In my previous missive from the other side of the Atlantic, I promised to let you now how the American visitors fared when they came across to Barcelona, for the Spanish leg of the European Poker Tour (EPT).
Today's lesson is taken from one of Mike's previous lectures, dealing with "When not to raise." You need to rationally justify your decision when you're preparing to raise. It is necessary to know why you're taking this action. You should also make sure your reasons are valid when you're about to call, but it's especially important if you're raising. If you don't have a good reason for raising, don't take the risk.
Poker has been greatly enhanced by the popularity of online poker. People who have never played poker before are now finding it comfortable to learn the game by playing online, where they don't have to be observed or feel intimidated by real people. New players don't have to experience that frightful first-time game of going face-to-face against opponents much more skillful than they are.
In the last issue of Poker Player I got on a tangent about smoking. If you missed it, don't misunderstand. I was the world's most addicted smoker, so I wasn't lambasting anyone. I was simply discussing the addiction and how very difficult it is to beat it. I speak from experience.
I believe that everyone has to do it (quit) his or her own way, find their own path so to speak. I have talked to people who have tried, shots, pills, gum, patches, hypnotism, and prayer. Nothing worked.
Sociologists uncovered an interesting phenomenon that occurs with Gypsies. This nomadic pack of people has an uncanny rate of successful recovery to relatively serious illnesses. Despite the fact that they do not have total access and understanding to all of the modern treatments and preventative measures, they still have a higher recovery rate to many illnesses and diseases than most "regular" folks. Researchers found that their immune systems were not superior. Instead, it seems that their success in physical health is linked to their emotional and mental health.
Kay Strong was born in Seattle, Washington. After graduation from high school, Kay attended Central Washington University studying Political Science, but in her fourth year of college she decided to pursue a career in broadcast news and enrolled in a broadcasting school in Seattle.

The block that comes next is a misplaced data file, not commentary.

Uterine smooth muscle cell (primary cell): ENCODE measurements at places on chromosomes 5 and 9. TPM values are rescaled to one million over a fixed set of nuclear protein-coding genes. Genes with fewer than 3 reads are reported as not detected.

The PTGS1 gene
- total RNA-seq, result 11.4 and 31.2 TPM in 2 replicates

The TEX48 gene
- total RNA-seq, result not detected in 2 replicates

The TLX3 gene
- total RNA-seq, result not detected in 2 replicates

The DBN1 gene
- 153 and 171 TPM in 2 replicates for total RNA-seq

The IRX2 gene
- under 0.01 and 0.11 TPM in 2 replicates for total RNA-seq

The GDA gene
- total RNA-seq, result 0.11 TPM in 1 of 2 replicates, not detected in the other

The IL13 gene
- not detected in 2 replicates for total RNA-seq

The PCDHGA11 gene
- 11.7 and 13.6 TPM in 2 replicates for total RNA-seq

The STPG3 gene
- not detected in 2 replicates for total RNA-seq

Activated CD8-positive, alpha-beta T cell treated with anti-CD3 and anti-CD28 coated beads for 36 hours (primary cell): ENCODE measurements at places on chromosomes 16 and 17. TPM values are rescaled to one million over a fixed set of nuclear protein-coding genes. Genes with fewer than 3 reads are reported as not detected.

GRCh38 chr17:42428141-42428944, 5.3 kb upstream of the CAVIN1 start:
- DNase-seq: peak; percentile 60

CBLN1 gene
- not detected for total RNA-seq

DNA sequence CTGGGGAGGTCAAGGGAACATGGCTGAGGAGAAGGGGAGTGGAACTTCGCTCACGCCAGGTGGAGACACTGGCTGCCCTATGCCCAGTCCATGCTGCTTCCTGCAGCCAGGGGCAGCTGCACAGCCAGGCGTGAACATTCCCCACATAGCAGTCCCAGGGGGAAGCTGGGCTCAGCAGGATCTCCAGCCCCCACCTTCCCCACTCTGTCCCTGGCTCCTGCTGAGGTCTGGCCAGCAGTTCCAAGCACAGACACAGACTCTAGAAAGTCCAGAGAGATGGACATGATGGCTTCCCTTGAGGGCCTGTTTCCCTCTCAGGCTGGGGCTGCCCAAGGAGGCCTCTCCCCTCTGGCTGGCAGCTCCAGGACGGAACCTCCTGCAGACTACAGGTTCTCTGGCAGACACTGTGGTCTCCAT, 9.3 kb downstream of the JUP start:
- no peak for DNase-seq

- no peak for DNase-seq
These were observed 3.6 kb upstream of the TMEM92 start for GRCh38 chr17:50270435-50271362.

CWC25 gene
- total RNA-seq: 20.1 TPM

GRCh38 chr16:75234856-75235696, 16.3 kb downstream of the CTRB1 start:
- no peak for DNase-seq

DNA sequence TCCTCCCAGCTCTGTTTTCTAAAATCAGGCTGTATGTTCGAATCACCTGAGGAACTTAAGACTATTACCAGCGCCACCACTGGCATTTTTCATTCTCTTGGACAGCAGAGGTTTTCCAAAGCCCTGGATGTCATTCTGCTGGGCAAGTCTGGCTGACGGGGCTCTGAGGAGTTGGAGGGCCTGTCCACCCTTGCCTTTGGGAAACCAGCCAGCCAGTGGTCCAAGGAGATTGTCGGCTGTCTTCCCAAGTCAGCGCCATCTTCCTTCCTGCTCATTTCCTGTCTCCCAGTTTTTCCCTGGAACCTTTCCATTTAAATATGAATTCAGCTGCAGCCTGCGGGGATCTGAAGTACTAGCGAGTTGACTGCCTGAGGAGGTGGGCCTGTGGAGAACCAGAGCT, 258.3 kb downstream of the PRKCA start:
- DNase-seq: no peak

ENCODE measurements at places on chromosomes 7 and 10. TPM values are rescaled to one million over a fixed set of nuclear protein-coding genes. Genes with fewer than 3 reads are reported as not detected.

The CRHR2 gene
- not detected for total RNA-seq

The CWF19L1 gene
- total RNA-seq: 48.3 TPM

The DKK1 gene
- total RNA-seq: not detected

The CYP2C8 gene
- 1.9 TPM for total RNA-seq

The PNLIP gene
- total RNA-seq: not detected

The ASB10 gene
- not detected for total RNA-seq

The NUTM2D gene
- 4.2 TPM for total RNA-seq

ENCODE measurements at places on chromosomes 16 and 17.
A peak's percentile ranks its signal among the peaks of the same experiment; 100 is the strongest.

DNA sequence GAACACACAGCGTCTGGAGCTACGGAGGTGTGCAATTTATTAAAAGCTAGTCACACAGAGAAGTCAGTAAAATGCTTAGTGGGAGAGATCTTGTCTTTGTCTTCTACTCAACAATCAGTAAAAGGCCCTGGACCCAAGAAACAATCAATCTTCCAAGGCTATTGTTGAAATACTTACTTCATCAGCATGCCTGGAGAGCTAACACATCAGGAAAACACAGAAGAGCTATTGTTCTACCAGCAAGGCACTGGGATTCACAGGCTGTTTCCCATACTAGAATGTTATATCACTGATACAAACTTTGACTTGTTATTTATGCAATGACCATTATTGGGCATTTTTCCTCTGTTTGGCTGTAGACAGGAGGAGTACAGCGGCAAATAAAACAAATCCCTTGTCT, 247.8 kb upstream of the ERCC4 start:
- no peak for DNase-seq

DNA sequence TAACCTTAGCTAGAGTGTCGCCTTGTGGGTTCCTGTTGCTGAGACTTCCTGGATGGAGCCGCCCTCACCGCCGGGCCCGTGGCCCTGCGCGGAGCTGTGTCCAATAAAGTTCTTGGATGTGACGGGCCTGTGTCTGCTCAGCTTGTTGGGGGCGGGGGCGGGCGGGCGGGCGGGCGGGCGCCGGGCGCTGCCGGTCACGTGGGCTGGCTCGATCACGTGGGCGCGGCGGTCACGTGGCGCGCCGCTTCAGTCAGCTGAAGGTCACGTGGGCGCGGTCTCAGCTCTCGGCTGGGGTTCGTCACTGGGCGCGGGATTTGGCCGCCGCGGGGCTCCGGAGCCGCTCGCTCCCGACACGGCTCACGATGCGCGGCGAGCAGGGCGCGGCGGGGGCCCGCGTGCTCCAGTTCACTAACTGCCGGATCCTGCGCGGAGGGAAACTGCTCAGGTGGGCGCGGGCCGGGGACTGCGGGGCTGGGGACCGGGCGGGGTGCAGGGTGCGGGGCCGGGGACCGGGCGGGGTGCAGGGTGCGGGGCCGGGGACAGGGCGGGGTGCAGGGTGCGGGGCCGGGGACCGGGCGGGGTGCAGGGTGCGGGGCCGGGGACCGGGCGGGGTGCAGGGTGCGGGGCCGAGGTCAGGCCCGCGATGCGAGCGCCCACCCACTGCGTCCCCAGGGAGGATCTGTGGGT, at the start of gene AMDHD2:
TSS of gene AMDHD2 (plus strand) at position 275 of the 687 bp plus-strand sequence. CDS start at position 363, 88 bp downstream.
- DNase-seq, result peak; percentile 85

Continuing along on our pursuit of possible aspects of our game which may need some attention for enhanced results, today let's delve into the fun world of connectors Connecting cards, especially suited ones, are real favorites to many players. While connectors certainly offer potential, I think many players overrate their value and in so doing wind up overplaying them.
I have three fours; I hold one and two are on the board, plus a seven and a two, on the river comes a nine of clubs. Out of the blue, this guy bets big and there's a club flush draw on board. Something had to be up and I thought I should fold. As I was about to, the guy says "Oh no, I didn't see that there was a flush draw." I'm thinking he has something weaker than the flush, so I called. He shows his pocket nines, making his boat full. I have never been slapped across the face in my life but in that moment, I knew how it felt. What a manipulative punk!
"The Gilded Age" was the name Mark Twain gave to the 1880s, '90s and early 1900s. It described an America rich with resources and glittering with wealth and accomplishment. Yet, beneath this golden veneer, lay a society of poor, ill educated, hardworking people.
It was a time that gave rise to America's early industrialists. Men like financier J.P. Morgan, railroad mogul Cornelius Vanderbilt, steel magnate Andrew Carnegie, and oil baron John D. Rockefeller became the "Captains of Industry".
Playing poker all my life as a marginally successful player, I awoke to the fact that all the poker knowledge and experience in the world would not help enough to play my best game. My skill level and knowledge of the game had reached a ceiling and to become a better player I needed to raise the whole ceiling. This was a life issue as well because it seemed obvious that to become a better player I needed to become a better and happier person.